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Interview: The Airborne Toxic Event

| April 29, 2011 | 0 Comments

Once In A Lifetime

Mikel Jollett is a little stunned, frankly. He and Airborne Toxic Event have just exited the stage of King’s College in London, where they were playing an intense set devoted to the songs they will release commercially in less than a week. What better time to discuss it all with a magazine back home in America?

Appearing: Wednesday and Thursday, May 18th and 19th, at Metro in Chicago.

“Hold on,” he exhales. “We just got out of the cab at the apartment where we’re staying. I’m a little . . . winded.”

It’s not long before the frontman of this Los Angeles-based quintet can settle in and open up. He needs to be thinking straight, because All At Once (Island/Def Jam) does for “intricately layered” what cement did for sidewalks.

“It’s cool on a lot of levels,” he beams. “Firstly, we’re able to play more stuff live,” he says after about three years playing variations on the same dozen-or-so songs. “Secondly, we just love the record. We’ve lived with it, and it’s something we spent a year making. I don’t know how to make anything better than it, and I think we all feel that way about it. There’s so many different parts — I look back and think, ‘I can’t believe we made that.’ It was by far the most challenging project I’ve ever taken on in my life: it’s nerve-wracking, and it’s exciting, and it’s terrifying, and it’s exhilarating.”

Jollett refers specifically to the album here, which differs to the upside-down life that fomented the band’s debut: mother diagnosed with cancer, girlfriend breakup, and the onset of his own health problems. No, this year Jollett and bandmates Anna Bulbrook, Steven Chen, Noah Harmon, and Daren Taylor poured themselves into an 11-song cycle where each piece absolutely depends on the others. And it wasn’t some Sudoku arrangement where the 11 sides could only exist in one formation. At some point, nearly 50 tracks were at the ready, and then there were curveballs. One of the album’s centerpieces, “The Kids Are Ready To Die,” arrived at the last minute to ultimately complete All At Once.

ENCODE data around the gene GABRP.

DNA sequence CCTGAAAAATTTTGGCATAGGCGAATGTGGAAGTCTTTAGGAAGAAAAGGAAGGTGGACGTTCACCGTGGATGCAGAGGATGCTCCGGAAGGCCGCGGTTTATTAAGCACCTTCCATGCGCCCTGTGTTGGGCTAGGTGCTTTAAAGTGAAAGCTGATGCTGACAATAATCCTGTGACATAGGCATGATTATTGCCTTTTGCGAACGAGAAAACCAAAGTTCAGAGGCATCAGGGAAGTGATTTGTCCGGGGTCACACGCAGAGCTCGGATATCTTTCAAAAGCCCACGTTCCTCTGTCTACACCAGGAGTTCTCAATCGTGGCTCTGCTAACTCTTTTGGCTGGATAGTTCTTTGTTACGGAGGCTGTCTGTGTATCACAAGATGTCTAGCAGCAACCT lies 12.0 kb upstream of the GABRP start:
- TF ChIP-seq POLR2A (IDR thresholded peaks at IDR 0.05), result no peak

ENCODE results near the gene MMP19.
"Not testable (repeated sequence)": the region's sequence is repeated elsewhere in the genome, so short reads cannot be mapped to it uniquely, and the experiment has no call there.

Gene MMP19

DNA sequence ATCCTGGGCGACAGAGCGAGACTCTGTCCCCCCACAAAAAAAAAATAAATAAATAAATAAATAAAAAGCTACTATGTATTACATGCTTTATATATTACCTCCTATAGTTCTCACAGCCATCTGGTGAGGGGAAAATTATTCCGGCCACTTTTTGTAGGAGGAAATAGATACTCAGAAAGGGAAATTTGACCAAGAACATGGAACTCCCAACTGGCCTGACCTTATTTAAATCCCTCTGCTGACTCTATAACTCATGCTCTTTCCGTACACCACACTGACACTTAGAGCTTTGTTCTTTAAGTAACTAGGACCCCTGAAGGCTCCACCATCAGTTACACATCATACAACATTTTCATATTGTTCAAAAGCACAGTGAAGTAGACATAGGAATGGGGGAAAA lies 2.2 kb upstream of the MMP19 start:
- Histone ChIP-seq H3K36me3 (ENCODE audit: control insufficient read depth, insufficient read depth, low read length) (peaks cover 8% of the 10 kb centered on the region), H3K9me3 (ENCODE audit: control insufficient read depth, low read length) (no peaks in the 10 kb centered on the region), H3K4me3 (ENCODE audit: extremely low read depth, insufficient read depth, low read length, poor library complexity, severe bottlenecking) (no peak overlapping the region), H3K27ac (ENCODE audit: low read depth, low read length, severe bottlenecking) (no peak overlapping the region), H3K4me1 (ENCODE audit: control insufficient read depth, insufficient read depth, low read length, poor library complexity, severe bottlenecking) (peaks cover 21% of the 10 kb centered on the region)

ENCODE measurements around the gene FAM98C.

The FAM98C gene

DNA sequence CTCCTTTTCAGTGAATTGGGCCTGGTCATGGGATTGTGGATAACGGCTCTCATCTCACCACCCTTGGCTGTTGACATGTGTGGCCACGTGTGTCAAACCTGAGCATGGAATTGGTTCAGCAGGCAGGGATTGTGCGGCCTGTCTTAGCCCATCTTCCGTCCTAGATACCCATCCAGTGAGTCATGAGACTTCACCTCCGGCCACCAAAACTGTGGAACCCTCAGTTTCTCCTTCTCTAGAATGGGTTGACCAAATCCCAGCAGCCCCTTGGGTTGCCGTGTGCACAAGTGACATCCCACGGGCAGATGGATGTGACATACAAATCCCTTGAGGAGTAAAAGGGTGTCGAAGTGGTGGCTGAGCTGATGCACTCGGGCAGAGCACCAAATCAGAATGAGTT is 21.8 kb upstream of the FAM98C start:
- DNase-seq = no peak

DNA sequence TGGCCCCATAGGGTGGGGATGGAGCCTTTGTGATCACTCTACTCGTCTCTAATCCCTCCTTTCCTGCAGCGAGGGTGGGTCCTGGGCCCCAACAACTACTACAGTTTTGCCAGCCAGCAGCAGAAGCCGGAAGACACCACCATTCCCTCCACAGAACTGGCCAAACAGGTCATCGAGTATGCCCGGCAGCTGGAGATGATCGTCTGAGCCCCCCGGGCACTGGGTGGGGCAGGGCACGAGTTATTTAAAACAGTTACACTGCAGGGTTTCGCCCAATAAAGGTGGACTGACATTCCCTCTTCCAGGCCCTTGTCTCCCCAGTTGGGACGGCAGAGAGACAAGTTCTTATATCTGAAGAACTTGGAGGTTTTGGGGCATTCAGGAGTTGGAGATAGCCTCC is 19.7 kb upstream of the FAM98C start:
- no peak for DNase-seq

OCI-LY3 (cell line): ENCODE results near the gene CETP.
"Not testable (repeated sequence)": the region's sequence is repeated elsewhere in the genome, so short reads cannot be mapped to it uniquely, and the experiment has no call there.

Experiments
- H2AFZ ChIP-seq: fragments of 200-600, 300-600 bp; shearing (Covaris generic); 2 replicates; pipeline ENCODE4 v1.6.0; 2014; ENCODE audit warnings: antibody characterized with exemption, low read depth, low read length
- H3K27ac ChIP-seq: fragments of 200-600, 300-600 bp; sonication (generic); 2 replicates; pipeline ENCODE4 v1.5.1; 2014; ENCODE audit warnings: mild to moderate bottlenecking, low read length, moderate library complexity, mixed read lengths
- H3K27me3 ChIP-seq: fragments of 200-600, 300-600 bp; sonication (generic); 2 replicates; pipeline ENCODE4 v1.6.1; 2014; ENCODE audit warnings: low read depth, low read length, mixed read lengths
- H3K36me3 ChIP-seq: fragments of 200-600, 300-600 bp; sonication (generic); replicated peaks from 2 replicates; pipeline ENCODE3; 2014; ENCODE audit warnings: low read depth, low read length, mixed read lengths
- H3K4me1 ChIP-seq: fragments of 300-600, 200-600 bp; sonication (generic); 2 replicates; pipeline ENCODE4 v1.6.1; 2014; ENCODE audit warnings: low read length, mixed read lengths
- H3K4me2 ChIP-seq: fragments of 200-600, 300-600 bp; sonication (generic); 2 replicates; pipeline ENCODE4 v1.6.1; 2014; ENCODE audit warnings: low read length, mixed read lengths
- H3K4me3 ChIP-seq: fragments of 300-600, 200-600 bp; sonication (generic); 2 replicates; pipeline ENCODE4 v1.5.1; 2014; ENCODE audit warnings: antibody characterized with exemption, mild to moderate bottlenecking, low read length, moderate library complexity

“It ended up being a unifying song for the whole record,” he relaxes “Those are always happy accidents, I guess. We started with 50 songs and we ended with 11 and a story. And that’s what we wanted. We wanted to tell a story with the record and engage some ideas we thought were interesting. We had so many demos. We were talking the other day how we could have made a whole other record, we had a whole different barrel of ideas that was lo-fi and electro . . .”

But the sounds — exhaustingly assembled — ended up being little competition for the narrative, which, on the surface, needs a listen or two to take hold.

“We’d written ‘Welcome To Your Wedding Day,'” Jollett explains, “which is a song about Predator drones mistakenly bombing an Afghani wedding, and ‘The Kids Are Ready To Die’ fit because it’s about governments taking advantage of news to send kids off to die. I think that middle 10 minutes of the record ended up as a bridge between a really big, orchestrated part and the end, which is sort of quiet.”

It’s a disquieting quiet.

— Steve Forstneger

For the full interview, grab the May issue of Illinois Entertainer, available free throughout Chicagoland.

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